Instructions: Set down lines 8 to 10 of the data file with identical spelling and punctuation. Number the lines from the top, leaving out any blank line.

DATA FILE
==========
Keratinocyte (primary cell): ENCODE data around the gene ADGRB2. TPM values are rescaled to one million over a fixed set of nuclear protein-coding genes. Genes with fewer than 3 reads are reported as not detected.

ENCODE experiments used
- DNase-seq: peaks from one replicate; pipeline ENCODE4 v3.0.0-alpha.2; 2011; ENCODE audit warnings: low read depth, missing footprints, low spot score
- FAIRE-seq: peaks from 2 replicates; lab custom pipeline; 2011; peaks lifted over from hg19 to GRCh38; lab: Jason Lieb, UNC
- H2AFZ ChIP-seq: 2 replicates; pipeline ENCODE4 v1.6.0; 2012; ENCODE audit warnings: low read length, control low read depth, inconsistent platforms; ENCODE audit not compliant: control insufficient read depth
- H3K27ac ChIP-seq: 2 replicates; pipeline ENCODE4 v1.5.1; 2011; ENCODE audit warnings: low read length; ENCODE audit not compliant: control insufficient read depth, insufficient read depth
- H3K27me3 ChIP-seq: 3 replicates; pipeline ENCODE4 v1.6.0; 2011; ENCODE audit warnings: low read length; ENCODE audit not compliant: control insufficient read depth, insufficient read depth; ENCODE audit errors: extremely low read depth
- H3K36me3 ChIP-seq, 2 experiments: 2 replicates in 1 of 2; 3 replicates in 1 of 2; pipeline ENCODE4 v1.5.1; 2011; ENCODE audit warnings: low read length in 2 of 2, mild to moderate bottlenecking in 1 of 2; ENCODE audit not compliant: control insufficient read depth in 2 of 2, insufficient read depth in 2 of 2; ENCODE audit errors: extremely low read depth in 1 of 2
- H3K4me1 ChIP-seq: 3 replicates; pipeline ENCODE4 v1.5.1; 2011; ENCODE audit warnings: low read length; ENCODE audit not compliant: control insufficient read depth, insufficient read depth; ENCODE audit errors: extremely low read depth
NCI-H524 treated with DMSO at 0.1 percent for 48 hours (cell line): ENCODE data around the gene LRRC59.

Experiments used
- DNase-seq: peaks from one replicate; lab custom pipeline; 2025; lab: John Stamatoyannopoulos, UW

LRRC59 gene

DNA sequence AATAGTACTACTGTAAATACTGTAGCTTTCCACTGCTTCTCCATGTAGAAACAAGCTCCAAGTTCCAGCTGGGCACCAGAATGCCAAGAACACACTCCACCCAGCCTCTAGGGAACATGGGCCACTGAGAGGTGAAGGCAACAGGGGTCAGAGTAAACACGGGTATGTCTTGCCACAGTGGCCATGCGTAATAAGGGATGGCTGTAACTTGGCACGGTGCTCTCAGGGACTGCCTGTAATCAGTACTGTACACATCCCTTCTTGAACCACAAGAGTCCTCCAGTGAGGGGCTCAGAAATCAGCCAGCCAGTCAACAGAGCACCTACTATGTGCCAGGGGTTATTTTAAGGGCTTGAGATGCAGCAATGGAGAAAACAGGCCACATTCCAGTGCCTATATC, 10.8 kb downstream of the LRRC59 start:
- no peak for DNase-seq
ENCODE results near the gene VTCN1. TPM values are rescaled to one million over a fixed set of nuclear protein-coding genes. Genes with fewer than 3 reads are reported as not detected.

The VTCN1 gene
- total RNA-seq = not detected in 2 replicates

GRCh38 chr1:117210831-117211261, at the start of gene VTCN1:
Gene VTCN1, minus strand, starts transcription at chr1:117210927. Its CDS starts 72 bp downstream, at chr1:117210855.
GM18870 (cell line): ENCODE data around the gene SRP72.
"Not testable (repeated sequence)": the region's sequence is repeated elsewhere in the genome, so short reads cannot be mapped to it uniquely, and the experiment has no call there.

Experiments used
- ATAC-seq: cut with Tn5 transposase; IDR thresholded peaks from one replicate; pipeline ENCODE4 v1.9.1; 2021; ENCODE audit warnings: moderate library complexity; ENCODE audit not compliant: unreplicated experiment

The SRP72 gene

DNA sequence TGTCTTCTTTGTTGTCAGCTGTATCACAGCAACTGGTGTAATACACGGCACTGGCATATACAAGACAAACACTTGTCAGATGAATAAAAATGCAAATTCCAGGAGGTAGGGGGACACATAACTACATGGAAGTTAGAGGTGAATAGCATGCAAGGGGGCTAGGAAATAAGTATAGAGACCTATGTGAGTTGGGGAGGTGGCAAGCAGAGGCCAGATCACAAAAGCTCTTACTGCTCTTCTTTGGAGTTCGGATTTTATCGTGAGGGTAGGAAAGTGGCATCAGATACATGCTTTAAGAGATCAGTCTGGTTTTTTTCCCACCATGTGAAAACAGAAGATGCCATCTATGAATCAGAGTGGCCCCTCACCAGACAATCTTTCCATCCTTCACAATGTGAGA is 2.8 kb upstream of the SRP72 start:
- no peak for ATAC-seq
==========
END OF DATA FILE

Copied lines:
- H3K36me3 ChIP-seq, 2 experiments: 2 replicates in 1 of 2; 3 replicates in 1 of 2; pipeline ENCODE4 v1.5.1; 2011; ENCODE audit warnings: low read length in 2 of 2, mild to moderate bottlenecking in 1 of 2; ENCODE audit not compliant: control insufficient read depth in 2 of 2, insufficient read depth in 2 of 2; ENCODE audit errors: extremely low read depth in 1 of 2
- H3K4me1 ChIP-seq: 3 replicates; pipeline ENCODE4 v1.5.1; 2011; ENCODE audit warnings: low read length; ENCODE audit not compliant: control insufficient read depth, insufficient read depth; ENCODE audit errors: extremely low read depth
NCI-H524 treated with DMSO at 0.1 percent for 48 hours (cell line): ENCODE data around the gene LRRC59.